This past week, I accompanied one of our overseas workers to an appointment with a foundation. The goal, of course, is that the foundation would consider granting a large sum to the overseas team. This was actually my first time to meet with a grant administrator and CEO of a foundation. I’ll admit — I was clueless. I have a feeling there are many experts out there that have tapped into these grants in the past. The question is — will they reveal some of their secrets so we can mentor one another on how to approach foundations.
I’ll give you an example: This grant administrator & CEO said that typically, grant administrators would be searching for 3 or 4 key issues:
- Does the applicant sync with our foundation’s “mission”?
- Does the applicant have the capacity to apply the funding to accomplish the mission?
- Is there sufficient infrastructure to support long-term sustainability
- (I forget the fourth item :-) )
If you have a resource… of if you have learned some life lessons on how to apply for grants, click on “comments” below. Teach us. :-) It appears that there are plenty of foundations out there. Besides, there shouldn’t be competition among lighthouses, right? :-) Got a web URL from which you learned? A great class? The one I keep hearing about is that I.U. School of Philanthropy. (A gal on staff with our office took that one and really liked it.) Where do you recommend going to drink in knowlege? Many folks say — just visit the local public library. Where would you send us? Thanks for any help you can give.
Our ministry is based on Guam and we have relied heavily on grants. We worked so long and hard to raise initial support to first move overseas, to go back and start all over to raise money for the ministry was quite a burden.
Much begins with getting your heart around the targeted mission you will achieve and building a strategic plan. Secondly, you must get an idea with what your foundation or govt. entity wants to fund. When the two match, you have great potential. Thirdly is to be a great cross-cultural communicator to convey spiritual ideals in a non-preachy way to secular donors.
We established a recovery center for women. While the govt does not want us to evangelize or win the women in need to Jesus, they do want to help women off the streets and to help empower them to live victorious lives. Instead of discipleship, use the term CHARACTER EDUCATION or LIFE SKILLS. Rather than getting them BORN AGAIN, you may want to call that an EXTREME MAKEOVER with a Wholistic Focus: Body, Mind and Spirit.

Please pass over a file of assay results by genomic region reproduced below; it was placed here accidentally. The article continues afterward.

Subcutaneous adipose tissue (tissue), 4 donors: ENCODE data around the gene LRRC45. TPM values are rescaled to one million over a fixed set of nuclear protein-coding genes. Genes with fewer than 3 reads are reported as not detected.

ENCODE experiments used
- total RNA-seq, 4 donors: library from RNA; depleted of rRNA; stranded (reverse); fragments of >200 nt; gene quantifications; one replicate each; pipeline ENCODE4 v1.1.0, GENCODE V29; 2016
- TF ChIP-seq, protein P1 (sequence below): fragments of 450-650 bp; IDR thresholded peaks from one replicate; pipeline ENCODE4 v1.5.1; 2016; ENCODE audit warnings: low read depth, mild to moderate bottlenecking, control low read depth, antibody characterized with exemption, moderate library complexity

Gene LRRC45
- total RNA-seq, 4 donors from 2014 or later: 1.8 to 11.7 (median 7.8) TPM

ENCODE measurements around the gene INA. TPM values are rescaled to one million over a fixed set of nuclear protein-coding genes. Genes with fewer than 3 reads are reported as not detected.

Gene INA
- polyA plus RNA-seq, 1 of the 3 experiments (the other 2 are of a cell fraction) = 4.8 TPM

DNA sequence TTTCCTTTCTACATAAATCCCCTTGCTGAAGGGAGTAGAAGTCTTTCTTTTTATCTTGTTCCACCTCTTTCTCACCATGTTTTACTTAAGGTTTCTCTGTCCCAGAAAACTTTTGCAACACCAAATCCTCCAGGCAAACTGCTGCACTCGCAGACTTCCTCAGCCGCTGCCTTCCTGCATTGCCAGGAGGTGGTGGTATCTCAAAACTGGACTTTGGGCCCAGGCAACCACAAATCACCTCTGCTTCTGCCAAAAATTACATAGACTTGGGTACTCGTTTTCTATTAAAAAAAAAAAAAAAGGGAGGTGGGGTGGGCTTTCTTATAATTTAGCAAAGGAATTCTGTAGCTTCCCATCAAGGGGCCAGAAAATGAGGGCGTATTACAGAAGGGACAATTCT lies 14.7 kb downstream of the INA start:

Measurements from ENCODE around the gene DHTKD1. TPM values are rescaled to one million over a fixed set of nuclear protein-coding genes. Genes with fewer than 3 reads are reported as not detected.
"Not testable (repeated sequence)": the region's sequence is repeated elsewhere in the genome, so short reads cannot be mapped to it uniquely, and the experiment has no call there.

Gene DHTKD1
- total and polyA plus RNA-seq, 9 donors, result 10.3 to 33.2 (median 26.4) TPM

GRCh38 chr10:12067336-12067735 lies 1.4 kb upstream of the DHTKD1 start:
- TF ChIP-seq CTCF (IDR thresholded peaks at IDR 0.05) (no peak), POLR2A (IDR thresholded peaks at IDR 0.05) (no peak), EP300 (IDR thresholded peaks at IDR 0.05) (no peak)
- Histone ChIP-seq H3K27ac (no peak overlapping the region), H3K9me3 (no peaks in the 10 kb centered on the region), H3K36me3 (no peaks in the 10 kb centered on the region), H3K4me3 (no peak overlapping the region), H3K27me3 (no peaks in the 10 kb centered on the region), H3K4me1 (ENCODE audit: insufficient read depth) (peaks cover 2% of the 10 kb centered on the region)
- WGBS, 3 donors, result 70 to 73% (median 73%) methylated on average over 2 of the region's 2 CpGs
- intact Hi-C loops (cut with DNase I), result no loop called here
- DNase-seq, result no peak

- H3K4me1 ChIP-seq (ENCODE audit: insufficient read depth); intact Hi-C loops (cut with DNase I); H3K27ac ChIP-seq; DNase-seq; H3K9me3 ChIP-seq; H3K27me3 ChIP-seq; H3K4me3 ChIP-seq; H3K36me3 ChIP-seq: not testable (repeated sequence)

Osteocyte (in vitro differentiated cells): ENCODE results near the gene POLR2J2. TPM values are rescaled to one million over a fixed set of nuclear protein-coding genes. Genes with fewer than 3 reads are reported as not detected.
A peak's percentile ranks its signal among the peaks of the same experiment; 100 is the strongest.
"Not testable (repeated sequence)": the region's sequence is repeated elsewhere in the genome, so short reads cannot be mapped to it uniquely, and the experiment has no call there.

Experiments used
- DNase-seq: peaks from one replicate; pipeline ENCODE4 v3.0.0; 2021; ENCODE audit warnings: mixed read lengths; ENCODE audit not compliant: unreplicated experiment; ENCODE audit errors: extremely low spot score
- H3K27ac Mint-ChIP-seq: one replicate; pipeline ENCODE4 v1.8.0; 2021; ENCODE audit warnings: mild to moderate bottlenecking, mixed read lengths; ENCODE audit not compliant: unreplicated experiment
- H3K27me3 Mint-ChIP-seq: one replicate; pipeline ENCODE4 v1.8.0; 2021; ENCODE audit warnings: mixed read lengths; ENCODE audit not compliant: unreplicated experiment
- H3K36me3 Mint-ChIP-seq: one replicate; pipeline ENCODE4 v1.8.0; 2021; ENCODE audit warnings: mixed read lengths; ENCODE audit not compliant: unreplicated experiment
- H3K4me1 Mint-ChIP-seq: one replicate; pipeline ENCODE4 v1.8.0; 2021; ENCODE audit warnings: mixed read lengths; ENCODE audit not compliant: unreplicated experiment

We left the states 20 years ago with about $1,000 in monthly support and while our support has more than doubled since our initial launch, our ministry budget is far more. Last year with the help of grants, we were able to pay a staff of 20 and cover operations expenses of nearly one half million dollars.
OK Rob! Thanks for the help! Outstanding!
Some, not all granting agencies require a lot of detail.
Often they want to know a lot about your people group, specific subgroups being targeted, plus baseline statistics and how your intended work will alter those statistics. Then they will want to know how you will measure the effectiveness of your efforts (often in quantifiable terms).
Also, they may require extensive documentation as to how their money is going to be (and was) spent. If you have more than one granting agency, you will need to be able to demonstrate that you have kept expenses from the one seperately identifiable from those of the other.
The degree of specificity varies greatly between granting agencies. Generally the bigger they are, the more demanding.
Assistant to the General Director
Fundación Médical El Buen Samaritano
Alhaurín de la Torre, Spain
I understand that the fourth thing most donors are looking for is: What are your evaluation mechanisms built into your plan from the beginning? They are looking for evidence that you know how to learn from mistakes made (and they expect that not everything will run perfectly from the get-go). Hope this is helpful.
I am on a learning curve here as well, so appreciating the question and the comments. I ran across this book (haven’t read yet) and wonder if anyone has read it and found it helpful? It includes a piece on the grant-making process.
Start and Grow Your Faith-Based Nonprofit by Jill Esau
Sounds great, bkm214. And Debbie, thanks for the referral of the book. Bound to help.
Sounds like several of us are still on a learning curve here.